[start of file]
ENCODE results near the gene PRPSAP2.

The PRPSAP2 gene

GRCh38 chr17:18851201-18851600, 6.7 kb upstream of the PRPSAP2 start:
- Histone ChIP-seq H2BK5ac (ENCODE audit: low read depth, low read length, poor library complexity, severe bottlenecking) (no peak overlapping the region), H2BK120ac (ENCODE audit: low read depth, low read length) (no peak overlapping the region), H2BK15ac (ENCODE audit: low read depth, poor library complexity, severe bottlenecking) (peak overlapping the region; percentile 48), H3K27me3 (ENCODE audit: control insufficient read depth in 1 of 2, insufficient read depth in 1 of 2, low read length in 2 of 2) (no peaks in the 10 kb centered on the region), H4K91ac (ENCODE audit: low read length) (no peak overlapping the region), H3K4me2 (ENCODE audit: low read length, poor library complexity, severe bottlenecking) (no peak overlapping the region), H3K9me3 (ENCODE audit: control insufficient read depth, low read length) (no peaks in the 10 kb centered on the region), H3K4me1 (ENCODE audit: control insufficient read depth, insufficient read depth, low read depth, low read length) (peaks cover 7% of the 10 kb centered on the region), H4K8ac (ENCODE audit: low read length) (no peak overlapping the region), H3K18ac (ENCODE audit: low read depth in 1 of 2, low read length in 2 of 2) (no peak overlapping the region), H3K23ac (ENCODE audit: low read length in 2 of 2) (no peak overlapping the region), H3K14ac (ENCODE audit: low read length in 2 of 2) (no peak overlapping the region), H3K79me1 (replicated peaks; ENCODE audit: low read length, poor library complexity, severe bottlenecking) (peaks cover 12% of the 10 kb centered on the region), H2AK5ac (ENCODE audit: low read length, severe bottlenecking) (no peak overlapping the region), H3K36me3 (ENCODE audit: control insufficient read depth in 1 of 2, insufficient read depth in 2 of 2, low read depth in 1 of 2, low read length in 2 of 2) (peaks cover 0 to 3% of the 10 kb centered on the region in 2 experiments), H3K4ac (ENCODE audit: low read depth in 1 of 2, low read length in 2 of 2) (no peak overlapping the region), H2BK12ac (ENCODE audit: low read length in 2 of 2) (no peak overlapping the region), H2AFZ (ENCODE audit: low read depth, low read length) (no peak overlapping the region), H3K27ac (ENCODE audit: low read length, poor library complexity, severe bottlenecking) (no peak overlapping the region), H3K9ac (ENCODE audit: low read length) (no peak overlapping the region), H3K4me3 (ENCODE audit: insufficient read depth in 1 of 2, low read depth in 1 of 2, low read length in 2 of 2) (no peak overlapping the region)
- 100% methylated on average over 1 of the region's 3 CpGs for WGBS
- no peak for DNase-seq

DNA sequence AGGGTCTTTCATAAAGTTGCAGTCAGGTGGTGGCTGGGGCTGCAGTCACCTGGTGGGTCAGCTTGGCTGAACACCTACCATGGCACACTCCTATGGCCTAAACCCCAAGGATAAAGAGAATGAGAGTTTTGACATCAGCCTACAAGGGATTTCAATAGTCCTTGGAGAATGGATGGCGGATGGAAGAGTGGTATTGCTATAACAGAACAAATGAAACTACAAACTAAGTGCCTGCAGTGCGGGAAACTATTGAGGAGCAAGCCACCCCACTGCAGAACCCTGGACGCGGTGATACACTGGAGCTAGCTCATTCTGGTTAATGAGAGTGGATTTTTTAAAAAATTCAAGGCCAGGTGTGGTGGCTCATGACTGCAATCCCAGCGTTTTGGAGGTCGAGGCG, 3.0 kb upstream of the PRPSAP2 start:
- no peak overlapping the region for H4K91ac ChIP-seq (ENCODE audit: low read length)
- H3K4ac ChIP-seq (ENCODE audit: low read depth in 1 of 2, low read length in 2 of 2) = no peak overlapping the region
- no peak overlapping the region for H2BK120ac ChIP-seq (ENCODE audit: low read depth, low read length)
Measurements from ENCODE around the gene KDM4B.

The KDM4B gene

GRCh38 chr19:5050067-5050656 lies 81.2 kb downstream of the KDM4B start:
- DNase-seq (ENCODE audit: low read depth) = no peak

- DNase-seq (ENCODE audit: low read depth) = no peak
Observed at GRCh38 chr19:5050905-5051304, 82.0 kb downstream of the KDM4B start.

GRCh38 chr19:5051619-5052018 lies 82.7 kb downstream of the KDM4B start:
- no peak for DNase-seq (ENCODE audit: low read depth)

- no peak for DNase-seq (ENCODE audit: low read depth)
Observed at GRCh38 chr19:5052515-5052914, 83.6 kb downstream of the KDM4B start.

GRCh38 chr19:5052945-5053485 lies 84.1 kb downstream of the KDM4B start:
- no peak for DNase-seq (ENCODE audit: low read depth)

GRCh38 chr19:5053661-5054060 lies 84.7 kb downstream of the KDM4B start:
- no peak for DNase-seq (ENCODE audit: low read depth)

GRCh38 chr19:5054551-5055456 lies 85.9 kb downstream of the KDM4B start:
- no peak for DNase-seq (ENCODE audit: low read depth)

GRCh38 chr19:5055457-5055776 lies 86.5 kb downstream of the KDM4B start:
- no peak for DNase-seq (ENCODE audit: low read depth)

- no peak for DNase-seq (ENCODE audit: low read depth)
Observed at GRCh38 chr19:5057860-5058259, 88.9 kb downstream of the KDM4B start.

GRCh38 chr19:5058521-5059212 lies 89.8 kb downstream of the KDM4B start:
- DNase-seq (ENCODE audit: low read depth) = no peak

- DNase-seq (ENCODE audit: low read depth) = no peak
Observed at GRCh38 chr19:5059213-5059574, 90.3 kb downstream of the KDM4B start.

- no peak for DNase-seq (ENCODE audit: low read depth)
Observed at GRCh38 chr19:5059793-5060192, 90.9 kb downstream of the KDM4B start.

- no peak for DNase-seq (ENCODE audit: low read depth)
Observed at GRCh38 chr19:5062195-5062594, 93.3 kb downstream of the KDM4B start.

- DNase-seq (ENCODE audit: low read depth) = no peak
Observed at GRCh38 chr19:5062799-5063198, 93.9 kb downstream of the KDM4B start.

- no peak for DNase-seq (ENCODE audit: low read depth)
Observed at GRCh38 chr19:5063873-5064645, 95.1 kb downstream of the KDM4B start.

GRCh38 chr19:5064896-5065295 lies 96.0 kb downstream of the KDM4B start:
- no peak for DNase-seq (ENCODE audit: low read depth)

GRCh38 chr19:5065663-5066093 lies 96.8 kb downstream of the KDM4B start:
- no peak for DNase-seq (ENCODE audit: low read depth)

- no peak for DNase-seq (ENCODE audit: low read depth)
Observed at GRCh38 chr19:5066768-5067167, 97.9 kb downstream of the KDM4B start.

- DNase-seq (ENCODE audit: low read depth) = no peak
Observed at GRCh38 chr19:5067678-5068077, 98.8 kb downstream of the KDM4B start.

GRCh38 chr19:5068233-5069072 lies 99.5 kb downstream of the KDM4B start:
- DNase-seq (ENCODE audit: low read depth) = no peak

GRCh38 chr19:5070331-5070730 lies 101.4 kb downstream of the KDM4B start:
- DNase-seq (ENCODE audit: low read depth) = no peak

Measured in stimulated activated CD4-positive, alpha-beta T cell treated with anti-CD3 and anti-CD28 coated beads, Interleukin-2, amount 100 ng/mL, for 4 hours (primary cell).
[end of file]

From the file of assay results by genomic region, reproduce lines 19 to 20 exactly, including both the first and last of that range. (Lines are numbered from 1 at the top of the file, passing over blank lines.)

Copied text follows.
- no peak for DNase-seq (ENCODE audit: low read depth)
Observed at GRCh38 chr19:5052515-5052914, 83.6 kb downstream of the KDM4B start.